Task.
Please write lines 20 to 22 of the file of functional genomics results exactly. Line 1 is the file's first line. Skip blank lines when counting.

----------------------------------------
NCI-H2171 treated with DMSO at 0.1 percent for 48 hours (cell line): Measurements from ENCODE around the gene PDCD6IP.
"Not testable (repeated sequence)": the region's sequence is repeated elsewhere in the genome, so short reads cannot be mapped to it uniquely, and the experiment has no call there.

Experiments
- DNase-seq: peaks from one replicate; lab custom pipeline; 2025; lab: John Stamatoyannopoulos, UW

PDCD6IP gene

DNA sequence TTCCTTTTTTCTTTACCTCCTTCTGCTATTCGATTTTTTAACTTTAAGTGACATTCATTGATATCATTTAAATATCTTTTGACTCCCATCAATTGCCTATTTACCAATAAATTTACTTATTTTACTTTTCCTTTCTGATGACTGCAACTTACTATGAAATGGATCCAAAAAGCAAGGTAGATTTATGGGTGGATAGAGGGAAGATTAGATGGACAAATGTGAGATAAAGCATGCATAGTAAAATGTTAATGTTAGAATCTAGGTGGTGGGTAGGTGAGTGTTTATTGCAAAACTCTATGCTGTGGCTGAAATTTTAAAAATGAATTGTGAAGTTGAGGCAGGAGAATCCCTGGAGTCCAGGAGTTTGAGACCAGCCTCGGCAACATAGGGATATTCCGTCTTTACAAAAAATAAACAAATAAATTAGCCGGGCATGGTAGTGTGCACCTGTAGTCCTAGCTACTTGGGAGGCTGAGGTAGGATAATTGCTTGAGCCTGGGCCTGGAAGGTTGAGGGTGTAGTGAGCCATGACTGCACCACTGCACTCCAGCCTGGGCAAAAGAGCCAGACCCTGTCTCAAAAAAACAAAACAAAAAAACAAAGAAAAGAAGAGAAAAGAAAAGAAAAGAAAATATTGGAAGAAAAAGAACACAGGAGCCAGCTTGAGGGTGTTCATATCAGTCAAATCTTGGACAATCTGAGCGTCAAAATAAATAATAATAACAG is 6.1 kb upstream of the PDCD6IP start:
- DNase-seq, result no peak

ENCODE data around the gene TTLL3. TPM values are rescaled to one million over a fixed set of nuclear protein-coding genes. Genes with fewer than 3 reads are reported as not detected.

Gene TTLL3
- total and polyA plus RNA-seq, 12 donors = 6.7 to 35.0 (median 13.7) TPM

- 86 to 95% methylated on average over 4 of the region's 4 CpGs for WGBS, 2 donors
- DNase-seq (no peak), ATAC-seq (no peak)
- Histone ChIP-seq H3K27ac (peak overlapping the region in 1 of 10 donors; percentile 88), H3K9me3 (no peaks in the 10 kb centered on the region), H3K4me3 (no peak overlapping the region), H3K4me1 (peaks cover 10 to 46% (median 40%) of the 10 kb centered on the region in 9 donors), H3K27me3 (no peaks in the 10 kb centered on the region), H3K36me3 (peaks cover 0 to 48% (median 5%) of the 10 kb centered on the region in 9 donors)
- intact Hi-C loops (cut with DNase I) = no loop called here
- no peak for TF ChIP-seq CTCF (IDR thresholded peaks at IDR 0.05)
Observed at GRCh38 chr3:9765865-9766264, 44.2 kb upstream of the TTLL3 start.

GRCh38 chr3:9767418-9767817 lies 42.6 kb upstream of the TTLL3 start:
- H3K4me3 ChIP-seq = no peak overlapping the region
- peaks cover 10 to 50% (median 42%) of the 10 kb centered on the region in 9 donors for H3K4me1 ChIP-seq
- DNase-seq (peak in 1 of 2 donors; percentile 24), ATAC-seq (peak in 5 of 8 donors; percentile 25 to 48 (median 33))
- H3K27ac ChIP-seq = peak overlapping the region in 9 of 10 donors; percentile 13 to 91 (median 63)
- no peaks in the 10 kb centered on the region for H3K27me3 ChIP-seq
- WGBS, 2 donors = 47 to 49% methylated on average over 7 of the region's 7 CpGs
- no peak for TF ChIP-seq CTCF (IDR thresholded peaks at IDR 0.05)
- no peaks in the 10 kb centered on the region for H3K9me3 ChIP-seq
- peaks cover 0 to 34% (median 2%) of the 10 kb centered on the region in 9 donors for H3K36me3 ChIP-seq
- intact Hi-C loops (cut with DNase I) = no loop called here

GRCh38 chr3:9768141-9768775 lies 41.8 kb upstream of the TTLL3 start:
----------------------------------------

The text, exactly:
- DNase-seq (peak in 1 of 2 donors; percentile 24), ATAC-seq (peak in 5 of 8 donors; percentile 25 to 48 (median 33))
- H3K27ac ChIP-seq = peak overlapping the region in 9 of 10 donors; percentile 13 to 91 (median 63)
- no peaks in the 10 kb centered on the region for H3K27me3 ChIP-seq